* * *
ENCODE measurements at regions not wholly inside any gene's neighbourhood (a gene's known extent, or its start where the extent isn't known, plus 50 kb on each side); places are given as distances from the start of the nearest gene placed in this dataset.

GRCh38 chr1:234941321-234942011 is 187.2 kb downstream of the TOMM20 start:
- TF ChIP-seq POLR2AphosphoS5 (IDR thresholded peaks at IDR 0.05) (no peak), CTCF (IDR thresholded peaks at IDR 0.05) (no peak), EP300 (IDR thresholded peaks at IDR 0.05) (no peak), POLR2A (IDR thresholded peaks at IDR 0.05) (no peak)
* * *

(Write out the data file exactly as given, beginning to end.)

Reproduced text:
ENCODE measurements at regions not wholly inside any gene's neighbourhood (a gene's known extent, or its start where the extent isn't known, plus 50 kb on each side); places are given as distances from the start of the nearest gene placed in this dataset.

GRCh38 chr1:234941321-234942011 is 187.2 kb downstream of the TOMM20 start:
- TF ChIP-seq POLR2AphosphoS5 (IDR thresholded peaks at IDR 0.05) (no peak), CTCF (IDR thresholded peaks at IDR 0.05) (no peak), EP300 (IDR thresholded peaks at IDR 0.05) (no peak), POLR2A (IDR thresholded peaks at IDR 0.05) (no peak)